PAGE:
Introduction – Average Heating Fuel Use
This is the second post in our Beginner’s Guide to Heating Bills, it follows average heating bills. Do you know how much energy a home uses for heating? Most people have a rough idea of what they spend, but few understand how much energy they use.
Winter Fuel Use in the US, UK and Germany
In the chart above we compare the average winter fuel use for the same five homes we used in the first post. This time instead of cost we look at kWh of fuel used per home over the winter heating period.
Although heating system efficiency also plays a role in these differences, the main drivers are climate, quality of insulation and house size.
Let’s take a look at the US examples first.
United States Fuel Use
Heating oil is only used by about 6% of US homes, most commonly in New England (the northeast) where it gets pretty cold. More recently in the Northeast, there has been growing popularity and government support of installing heat pumps to replace all fuel-based heating, primarily for savings as it is highly efficient but secondarily for reduction of carbon emissions (yay!).
Natural gas is the primary heating fuel in half of US houses, and dominates in the West, Midwest and Northeast (where is the Mideast?). As a cheaper fuel it is common in cooler states where they need more heat. Electric heating is used by 38% of US homes, most commonly in the South where they need less heat. Electric baseboard is quite common with the heat carrier fluid inside being water or oil. On this site we’ve reviewed electric baseboard heaters with oil.
European Fuel Use Examples: Germany and UK
The German and UK heating use for gas is quite similar. Germans have slightly larger houses on average, with better insulation, but it is colder. Since the introduction of feed-in tariffs and net metering, Germany has also seen a rise in residential solar systems so during winter there’s a small fraction of self-generated electricity. In addition, new homes are dominated by heat pump installations rather than fuel-based heating.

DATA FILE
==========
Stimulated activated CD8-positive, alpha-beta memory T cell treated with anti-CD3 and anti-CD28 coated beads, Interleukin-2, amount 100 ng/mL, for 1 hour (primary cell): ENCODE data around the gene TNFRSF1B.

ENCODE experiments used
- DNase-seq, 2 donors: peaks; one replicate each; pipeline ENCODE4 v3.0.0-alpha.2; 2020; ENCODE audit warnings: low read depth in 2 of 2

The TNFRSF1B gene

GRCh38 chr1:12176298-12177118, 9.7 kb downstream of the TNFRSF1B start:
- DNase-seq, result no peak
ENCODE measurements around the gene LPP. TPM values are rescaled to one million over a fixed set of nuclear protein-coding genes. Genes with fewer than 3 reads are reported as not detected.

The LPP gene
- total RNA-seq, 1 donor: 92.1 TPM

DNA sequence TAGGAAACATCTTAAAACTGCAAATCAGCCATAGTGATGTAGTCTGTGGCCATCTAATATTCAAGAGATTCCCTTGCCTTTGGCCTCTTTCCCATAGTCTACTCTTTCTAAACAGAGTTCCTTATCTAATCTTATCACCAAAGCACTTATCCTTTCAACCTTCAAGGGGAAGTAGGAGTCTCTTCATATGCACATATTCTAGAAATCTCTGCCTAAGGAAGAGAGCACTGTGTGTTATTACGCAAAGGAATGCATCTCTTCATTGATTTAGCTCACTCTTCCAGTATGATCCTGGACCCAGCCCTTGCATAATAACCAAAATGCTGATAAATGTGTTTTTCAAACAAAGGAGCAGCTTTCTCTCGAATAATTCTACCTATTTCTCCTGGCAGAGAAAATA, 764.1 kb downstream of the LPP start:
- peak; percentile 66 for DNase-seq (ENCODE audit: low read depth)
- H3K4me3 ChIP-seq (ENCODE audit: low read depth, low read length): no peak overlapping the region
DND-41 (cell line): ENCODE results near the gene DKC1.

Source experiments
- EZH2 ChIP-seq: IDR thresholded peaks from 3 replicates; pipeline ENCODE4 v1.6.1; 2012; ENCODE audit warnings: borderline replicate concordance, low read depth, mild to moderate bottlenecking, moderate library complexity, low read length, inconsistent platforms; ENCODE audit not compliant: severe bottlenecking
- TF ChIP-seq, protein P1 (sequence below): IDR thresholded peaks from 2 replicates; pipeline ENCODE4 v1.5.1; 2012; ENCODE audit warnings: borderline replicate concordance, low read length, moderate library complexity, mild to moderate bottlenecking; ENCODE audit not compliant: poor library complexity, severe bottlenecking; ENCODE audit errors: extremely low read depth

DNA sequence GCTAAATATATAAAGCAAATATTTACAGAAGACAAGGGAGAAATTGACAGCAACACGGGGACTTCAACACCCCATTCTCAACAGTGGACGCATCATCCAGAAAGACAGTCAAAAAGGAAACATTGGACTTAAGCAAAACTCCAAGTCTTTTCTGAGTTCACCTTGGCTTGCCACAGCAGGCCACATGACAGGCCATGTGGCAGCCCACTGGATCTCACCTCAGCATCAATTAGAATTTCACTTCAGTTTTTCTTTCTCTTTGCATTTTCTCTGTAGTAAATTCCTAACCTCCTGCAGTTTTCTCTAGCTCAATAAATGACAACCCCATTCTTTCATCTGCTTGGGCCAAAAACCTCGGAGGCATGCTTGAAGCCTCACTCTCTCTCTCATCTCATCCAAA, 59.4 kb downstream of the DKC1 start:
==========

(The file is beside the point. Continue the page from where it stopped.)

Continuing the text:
In fact statistics show that as of 2021, 44% of new German residential construction is electric heat pumps. We don’t lump heat pumps with electric heating because the former is much more efficient than the latter, as it relies on “moving heat” from the outside air into the inside of the house.
In the UK the most common type of heating is by natural gas. Since the start of the Ukraine-Russia conflict, natural gas prices have spiked incredibly high. This has pushed up not only the cost of natural gas, but also that of electricity. The reason electricity prices rise too is because a fraction of electricity is generated from the burning of natural gas.
If you really want to start digging into heating use then it is useful to consider it per unit of floor area. An older post of ours , how much heating energy do you use, does this for European countries and also looks at climate adjustments.
To get from heating fuel use back to bills you need to consider prices, which we do in the next post of heating cost comparisons.
I founded Shrink That Footprint in November 2012, after a long period of research. For many years I have calculated, studied and worked with carbon footprints, and Shrink That Footprint is that interest come to life.
I have an Economics degree from UCL, have previously worked as an energy efficiency analyst at BNEF and continue to work as a strategy consultant at Maneas. I have consulted to numerous clients in energy and finance, as well as the World Economic Forum.
When I’m not crunching carbon footprints you’ll often find me helping my two year old son tend to the tomatoes, salad and peppers growing in our upcycled greenhouse.